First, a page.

The UW Foster School’s 28th annual Business Leadership Celebration featured a quintet of the school’s most-decorated faculty giving TED-style talks on different “Facets of Leadership.”
Christina Fong, a principal lecturer of management and recipient of the 2015 Dean’s Leadership Award and the 2011 UW Distinguished Teaching Award, spoke on relational leadership, revealing the surprising differences in average performance between three types of personalities within an organization: givers, takers and matchers.
Here is the text of Christina’s lecture:
Everyone in this room realizes that how we approach our relationships is a key part of what drives our success as leaders.
And it turns out there are three different approaches to how we think about our social relationships.
Takers, givers and matchers
The first approach is embodied by a category of people that we’re going to call takers. Takers are people who look at their social relationships as a source of help and favors. So, a taker is really happy when, at the end of the year, they have received a lot of help and favors from many people and they haven’t had to help very many people.
Contrast that to another group of people: givers. Givers look at their social networks as a source for giving help and favors. So, at the end of the year, what the giver is looking for is the ability to say, I helped a lot of people and not very many people gave me help.
The third approach—and the most common group of people—are what we call matchers. Matchers are driven by equality and reciprocity. So, at the end of their year, they’re looking to see: are all the debts paid? They’re going to be happiest if everyone who I helped, helped me back; and if I repaid the favor to everyone who helped me.
Who does best?
The question is: who does best in life? And there’s lots and lots of really interesting research across all sorts of different domains that looks at how each approach drives leadership effectiveness.
Let’s start at the bottom of the ladder. Who are the worst performers? The students who get the worst grades, the salespeople with the worst sales record, the people least regarded by their peers?
The research tells us that the least successful people are actually the givers. Givers are the worst performers.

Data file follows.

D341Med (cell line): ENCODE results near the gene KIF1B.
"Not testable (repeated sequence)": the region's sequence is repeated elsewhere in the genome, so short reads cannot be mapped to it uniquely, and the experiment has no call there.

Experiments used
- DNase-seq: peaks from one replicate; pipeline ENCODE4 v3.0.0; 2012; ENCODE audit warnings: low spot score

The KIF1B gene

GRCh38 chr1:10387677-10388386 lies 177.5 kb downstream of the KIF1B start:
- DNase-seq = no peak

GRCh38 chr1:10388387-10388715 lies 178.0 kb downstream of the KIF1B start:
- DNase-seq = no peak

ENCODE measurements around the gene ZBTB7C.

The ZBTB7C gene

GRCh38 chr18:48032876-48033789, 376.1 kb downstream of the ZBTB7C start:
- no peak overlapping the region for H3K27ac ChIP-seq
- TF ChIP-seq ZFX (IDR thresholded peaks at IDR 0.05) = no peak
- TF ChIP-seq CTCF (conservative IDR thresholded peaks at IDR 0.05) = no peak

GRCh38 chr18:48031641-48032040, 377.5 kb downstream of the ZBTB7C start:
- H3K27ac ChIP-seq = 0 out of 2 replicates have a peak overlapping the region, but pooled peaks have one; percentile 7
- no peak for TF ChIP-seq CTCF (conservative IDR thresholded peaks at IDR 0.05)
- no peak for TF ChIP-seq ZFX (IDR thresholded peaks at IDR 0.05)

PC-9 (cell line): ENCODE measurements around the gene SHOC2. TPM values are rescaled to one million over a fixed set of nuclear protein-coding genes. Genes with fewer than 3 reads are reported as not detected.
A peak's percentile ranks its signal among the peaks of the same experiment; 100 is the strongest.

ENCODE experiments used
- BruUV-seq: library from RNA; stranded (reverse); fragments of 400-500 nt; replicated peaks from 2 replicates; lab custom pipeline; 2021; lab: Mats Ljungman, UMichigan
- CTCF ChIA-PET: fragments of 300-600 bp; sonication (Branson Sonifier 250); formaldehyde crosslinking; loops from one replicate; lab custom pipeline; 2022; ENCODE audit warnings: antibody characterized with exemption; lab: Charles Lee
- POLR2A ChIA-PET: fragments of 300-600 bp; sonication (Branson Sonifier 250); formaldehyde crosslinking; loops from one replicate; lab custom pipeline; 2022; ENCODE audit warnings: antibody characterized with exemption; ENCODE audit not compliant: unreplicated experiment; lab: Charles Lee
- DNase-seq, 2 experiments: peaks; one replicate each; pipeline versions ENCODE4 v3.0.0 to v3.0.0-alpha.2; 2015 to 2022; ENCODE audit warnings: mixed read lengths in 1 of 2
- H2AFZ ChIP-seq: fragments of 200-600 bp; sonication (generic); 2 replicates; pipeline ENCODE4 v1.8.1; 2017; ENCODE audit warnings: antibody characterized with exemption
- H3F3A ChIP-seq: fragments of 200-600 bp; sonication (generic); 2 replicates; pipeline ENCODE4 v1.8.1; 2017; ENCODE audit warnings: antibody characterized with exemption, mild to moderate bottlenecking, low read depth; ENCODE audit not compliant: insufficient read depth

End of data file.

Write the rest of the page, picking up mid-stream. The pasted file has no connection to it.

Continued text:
Now let’s talk about who’s at the top of the pyramid. Who are the best performers?
Once again, research shows that it is the givers.
In fact, what we see is that the givers live at the top and at the bottom of the hierarchy. And it’s the matchers and the takers who are at the mediocre middle.
The effective giver
Now, my very smart MBAs will ask: what is the difference between the successful givers and the unsuccessful givers?
And it turns out that unsuccessful givers often think about help as existing on a single continuum. I can either help you or I can help myself. But I can’t do both at the same time. And so if I’m choosing to help you, then I don’t think about myself. And what that leads to is what we would call a distracted doormat. Someone who is continually helping other people, but has no direction or vision.
In contrast, our successful givers are those who recognize that in fact these two things do not live on one single continuum. And they become most successful because they seek out those opportunities where helping themselves helps other people and vice-versa.
So successful givers have a vision and the courage to fight for that vision and set boundaries to make sure they’re working toward that vision, while also looking for opportunities to help others. Just because I’m going to be helpful to myself does not dissolve me of my responsibility of helping others as well.
Knowing about this research really empowers our students to be able to be the kind and generous and helpful people that they want to be, while also giving them the discipline to think about who they want to be and how they’re going to drive in that manner.